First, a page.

Modernism In Minneapolis:

A Restless Desire for the New

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As the title intends, this work may be viewed as a survey of time and the city of Minneapolis; a city in constant change, as is the definition of a city.

We shall travel through space and time and observe the ability (or inability) of the polis to carry the inhabitant on a coherent journey along the streets and sidewalks.

The initial purpose of this exploration was to find a source (assuming that there was one) behind the destructive nature of the so-called "Urban Renewal" phenomenon brought to every major metropolitan area in the United States in the mid-1950s through the 1960s. It was quickly learned that there was no proverbial fountain of youth. Instead, what was found was a seminal sequence of images and fragmented stories... some of which are collected here. Many of which are lost forever.

"Revolutions are not made; they come. A Revolution is as natural a growth as an oak. It comes out of the past. Its foundations are laid far back."

--Wendell Phillips, speech on January 8, 1852.

Likewise can be said for the city of Minneapolis, as one will soon see.

The set of 202 slides are organized chronologically on the next page in a labeled index. One can start viewing the slides from the beginning or start the tour at any point within the show. Originally the show lasted for about 20 minutes, which proved to be to fast paced for complete cognition of the images and text.

The power inherent in the graphic is exercised to a great degree within the images on the slides. The nostalgic post card, with artificial coloring, saucy handwritten messages and impossible-perspective views depict a past mode of street life that we can never re-live today (nor may have ever been experienced in the first place). Yet short notes allow the reader to suddenly be intimately involved with the writer, a person who is more than likely dead, written to a mortal recipient who also must share the same fate. The post card is not a completely private or flawless form of communication. The turn of the century writer most certainly knew this, as did the receiver of the message. But they could not have anticipated that their words, their descriptions and their photo selections would be the very documents used today to help reconstruct a recent past that so little is known about. Formal documentation and primary source research this collection is not. Witty anecdotes do not litter every page of images, first-person testimony is rare and too many first-person sources are unable to recollect a past without nostalgic enhancement filters. What is one left to do?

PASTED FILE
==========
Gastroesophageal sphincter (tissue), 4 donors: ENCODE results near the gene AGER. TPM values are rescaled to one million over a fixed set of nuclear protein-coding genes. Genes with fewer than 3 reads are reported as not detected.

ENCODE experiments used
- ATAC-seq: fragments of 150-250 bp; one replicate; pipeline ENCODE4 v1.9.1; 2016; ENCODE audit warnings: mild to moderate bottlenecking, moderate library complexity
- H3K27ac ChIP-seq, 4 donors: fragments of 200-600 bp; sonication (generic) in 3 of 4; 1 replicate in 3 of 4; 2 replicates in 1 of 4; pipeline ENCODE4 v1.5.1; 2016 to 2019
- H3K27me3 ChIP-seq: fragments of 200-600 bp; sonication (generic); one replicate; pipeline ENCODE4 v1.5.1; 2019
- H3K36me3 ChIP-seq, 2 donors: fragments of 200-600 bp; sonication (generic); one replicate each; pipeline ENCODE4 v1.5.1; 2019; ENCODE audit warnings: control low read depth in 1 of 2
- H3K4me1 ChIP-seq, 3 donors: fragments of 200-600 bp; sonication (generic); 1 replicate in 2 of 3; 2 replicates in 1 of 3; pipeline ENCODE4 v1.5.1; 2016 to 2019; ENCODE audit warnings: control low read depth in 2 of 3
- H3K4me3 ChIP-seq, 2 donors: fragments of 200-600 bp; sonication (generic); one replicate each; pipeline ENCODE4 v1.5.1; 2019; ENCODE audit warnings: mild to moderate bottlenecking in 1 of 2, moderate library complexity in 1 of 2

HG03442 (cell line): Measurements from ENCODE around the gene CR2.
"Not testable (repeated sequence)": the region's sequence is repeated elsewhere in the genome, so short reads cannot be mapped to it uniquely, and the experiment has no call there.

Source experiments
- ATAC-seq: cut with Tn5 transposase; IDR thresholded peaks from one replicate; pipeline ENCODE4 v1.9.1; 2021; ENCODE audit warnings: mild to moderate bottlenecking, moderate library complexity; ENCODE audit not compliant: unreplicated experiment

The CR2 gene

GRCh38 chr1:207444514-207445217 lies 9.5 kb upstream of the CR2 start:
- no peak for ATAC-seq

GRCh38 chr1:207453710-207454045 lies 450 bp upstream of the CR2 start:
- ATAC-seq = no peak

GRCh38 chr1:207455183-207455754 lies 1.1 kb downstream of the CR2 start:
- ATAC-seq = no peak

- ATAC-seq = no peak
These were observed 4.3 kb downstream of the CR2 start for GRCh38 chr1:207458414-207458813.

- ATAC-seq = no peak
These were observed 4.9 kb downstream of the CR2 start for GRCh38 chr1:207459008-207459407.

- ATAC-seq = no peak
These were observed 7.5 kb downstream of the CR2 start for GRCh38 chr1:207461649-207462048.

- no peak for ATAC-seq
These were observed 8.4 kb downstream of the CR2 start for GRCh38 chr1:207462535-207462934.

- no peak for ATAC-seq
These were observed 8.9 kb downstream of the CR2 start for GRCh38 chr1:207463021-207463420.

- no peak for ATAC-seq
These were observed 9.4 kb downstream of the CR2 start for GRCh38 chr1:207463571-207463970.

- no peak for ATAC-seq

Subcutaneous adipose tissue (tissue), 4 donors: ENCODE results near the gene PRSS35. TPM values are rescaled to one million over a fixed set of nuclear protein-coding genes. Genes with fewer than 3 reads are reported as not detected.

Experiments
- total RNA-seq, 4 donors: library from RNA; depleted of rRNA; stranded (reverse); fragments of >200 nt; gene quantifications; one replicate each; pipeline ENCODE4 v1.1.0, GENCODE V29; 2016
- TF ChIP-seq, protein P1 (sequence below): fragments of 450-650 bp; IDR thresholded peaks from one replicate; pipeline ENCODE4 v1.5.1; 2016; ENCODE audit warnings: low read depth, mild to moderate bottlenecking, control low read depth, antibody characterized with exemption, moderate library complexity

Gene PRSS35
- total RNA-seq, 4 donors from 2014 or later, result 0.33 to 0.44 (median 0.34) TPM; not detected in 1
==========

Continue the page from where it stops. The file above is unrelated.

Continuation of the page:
The few faded newspaper articles, interviews from periodicals and secondary source artifacts have become so incredibly important to the researcher who is attempting to create a context for a story. If history is in deed written by the victors, there are a lot of stories out there that have died and are no longer spoken. Withered voices can not be heard for great distances, and time coupled with economic growth are an almost unconquerable pairing for obliteration of the past.

There is hope. American society has upturned the governmental experts; structures still seemingly in their youth of under fifty years old are able to quickly acquire iconic status as well as entry into the formal academic architectural canon. Institutions such as the National Trust for Historic Preservation coupled with the National Register of Historic Places have recognized the fact that people have a strong connection to place, no matter how young. The myriad of texts written in the recent decade about suburban malice, urban ghetto decay and general dystopia all seem to suggest that the promises, virtues and values held in the "good old days" were true. This is not the desired discussion, nor is this the arena of discourse intended by this virtual paper.

One can begin reading a simple story about a place. Pictures supplement text (or vice versa). Very quickly links are formed between the place and the collective consciousness of the reader. A hierarchy is understood. If at the micro level the plan is the generator, then at the macro level the street is the universal datum at which all things can be examined. The notion of the street is essential as is the street as the generative base all architecture must grow from. The acknowledgment of the street's presencing force is requisite for discussion to take place.

Very quickly this project got out of control. Perhaps this is good. Now it seems quite daunting. Reflecting back, it is amazing how quickly the rolling snowball grew, and how easily it was to be buried beneath the impending avalanche.

One of the most challenging tasks put fourth was not how to organize the specific information (each individual building received a file) but instead, how to link these buildings together in a coherent story. Shall one use proximity? Nicollet Mall provided a stable spine to travel along... but then came building use and functional similarities conflicting with date and style differences... the problem only became more complex as the scope of inquiry was expanded.

A simple street map was desired but the abstraction of a street down to a singular linear element, a black line, seemed to be antithetical to the arguments contained herein. There must be a solution. A solution was not found. Instead, "rough adjacentcies" provided the organizing framework in which the building files were organized, and the subsequent slide images were put into place. But there are gaps. There are time differences. And there are many unresolved links that this web-based system can not even begin to accommodate. Truly unmatchable is the complex collective consciousness of the reader.

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